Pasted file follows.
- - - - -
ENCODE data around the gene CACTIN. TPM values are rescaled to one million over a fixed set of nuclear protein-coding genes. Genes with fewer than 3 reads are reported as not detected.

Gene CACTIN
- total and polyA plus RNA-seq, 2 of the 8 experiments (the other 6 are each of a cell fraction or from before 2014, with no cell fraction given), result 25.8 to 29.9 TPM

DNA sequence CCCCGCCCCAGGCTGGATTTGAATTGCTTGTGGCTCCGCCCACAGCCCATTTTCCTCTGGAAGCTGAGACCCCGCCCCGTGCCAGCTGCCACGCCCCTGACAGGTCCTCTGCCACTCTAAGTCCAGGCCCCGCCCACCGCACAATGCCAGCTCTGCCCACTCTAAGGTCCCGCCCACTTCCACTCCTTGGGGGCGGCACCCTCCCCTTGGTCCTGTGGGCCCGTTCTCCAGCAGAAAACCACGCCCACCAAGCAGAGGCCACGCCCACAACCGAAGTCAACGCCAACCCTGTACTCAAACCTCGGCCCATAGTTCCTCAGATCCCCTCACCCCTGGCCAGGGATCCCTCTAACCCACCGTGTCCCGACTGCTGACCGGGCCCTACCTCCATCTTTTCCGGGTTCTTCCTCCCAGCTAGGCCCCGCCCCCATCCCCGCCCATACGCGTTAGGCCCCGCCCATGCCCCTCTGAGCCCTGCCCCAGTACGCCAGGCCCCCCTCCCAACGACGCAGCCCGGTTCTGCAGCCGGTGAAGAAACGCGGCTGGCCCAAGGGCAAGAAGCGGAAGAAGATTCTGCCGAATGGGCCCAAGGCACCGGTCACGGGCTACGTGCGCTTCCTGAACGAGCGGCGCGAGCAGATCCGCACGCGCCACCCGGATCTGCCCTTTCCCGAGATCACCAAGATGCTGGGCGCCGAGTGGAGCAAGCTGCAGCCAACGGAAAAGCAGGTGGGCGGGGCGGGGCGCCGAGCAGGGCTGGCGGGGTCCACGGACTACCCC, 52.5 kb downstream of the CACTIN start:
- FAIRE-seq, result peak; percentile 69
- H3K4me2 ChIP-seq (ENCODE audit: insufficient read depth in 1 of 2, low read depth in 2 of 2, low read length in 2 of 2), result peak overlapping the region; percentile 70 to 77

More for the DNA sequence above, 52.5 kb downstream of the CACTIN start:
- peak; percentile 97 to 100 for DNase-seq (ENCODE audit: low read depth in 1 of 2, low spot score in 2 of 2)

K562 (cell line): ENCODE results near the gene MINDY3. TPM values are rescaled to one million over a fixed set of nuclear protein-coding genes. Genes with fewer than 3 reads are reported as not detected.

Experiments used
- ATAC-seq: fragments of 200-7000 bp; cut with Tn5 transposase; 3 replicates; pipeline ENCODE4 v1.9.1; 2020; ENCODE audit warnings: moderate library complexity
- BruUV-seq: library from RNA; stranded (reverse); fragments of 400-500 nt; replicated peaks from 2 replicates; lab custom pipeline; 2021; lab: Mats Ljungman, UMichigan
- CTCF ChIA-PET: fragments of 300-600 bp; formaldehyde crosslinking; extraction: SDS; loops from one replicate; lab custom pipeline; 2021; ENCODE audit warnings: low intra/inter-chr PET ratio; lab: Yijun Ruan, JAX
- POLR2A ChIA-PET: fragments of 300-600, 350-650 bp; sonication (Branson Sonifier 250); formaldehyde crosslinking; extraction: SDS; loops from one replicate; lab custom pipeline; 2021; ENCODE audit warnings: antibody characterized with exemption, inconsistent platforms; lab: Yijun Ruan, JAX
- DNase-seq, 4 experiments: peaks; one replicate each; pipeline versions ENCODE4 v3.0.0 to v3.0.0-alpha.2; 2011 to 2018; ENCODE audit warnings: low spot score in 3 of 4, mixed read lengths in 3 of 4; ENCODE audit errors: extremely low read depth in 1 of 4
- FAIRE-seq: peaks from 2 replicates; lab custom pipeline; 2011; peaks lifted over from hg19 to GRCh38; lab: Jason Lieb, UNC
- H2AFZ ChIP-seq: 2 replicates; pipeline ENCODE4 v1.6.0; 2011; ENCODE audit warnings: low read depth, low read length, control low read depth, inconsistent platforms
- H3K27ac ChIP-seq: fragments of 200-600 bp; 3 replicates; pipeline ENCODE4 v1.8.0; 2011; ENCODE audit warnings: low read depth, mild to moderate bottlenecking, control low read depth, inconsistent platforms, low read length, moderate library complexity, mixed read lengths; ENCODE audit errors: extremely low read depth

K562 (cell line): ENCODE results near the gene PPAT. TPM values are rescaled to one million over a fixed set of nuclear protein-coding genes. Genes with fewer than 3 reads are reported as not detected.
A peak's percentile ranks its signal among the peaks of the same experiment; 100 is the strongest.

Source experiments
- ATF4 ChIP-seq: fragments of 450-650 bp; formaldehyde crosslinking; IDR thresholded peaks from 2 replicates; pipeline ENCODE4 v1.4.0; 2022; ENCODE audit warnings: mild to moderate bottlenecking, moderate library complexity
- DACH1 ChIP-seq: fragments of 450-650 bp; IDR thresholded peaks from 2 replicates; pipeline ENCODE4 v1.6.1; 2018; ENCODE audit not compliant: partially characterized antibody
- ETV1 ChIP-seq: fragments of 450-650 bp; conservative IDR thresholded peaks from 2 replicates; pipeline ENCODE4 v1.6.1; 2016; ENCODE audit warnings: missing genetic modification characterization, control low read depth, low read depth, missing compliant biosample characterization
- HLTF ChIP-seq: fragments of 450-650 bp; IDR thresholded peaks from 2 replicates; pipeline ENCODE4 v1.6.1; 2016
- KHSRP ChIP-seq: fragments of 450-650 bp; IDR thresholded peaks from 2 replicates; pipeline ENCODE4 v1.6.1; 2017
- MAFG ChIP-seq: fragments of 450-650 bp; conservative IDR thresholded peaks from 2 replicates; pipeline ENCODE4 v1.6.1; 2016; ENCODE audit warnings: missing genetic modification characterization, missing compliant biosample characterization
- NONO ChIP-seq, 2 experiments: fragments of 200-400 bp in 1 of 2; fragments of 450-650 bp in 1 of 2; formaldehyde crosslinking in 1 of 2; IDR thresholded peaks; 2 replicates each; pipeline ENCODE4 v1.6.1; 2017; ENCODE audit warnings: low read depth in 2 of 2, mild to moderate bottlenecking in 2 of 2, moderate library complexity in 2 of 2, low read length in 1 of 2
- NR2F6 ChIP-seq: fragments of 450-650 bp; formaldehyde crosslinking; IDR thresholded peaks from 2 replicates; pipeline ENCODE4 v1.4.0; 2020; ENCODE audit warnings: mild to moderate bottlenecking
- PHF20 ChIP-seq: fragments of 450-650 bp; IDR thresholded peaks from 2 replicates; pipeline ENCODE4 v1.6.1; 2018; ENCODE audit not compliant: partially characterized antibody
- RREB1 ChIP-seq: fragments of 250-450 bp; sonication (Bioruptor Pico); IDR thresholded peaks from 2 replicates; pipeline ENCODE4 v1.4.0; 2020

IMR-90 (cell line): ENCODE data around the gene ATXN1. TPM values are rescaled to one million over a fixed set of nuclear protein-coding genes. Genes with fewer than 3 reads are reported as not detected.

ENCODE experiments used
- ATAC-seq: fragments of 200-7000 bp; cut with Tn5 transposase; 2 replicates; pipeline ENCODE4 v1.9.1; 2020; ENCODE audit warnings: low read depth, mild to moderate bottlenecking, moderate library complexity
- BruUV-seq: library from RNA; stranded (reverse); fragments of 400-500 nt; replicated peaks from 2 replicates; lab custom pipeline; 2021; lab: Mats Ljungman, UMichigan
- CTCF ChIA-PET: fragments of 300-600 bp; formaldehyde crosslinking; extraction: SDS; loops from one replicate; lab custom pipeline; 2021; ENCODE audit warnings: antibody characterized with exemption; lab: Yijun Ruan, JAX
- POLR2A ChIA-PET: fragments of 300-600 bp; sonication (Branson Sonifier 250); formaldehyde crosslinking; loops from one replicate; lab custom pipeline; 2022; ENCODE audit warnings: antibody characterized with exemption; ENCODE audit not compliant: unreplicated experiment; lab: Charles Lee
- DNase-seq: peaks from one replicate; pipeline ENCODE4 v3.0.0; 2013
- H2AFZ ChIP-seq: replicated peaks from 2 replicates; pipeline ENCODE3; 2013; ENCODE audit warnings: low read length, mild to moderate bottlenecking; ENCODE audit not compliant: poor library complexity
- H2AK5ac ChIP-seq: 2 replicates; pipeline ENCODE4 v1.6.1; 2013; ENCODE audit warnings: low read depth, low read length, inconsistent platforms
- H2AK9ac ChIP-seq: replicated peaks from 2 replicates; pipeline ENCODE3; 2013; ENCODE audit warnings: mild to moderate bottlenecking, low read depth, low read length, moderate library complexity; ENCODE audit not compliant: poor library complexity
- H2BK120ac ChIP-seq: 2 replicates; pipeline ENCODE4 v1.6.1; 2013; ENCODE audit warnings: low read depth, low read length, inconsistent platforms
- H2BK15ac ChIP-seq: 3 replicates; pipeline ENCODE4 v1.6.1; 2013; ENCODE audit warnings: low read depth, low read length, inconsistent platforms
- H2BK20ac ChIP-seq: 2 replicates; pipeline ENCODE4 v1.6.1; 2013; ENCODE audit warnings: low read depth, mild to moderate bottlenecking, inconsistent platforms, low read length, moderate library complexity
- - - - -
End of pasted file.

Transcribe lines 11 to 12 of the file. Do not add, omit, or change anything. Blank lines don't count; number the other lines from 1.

- ATAC-seq: fragments of 200-7000 bp; cut with Tn5 transposase; 3 replicates; pipeline ENCODE4 v1.9.1; 2020; ENCODE audit warnings: moderate library complexity
- BruUV-seq: library from RNA; stranded (reverse); fragments of 400-500 nt; replicated peaks from 2 replicates; lab custom pipeline; 2021; lab: Mats Ljungman, UMichigan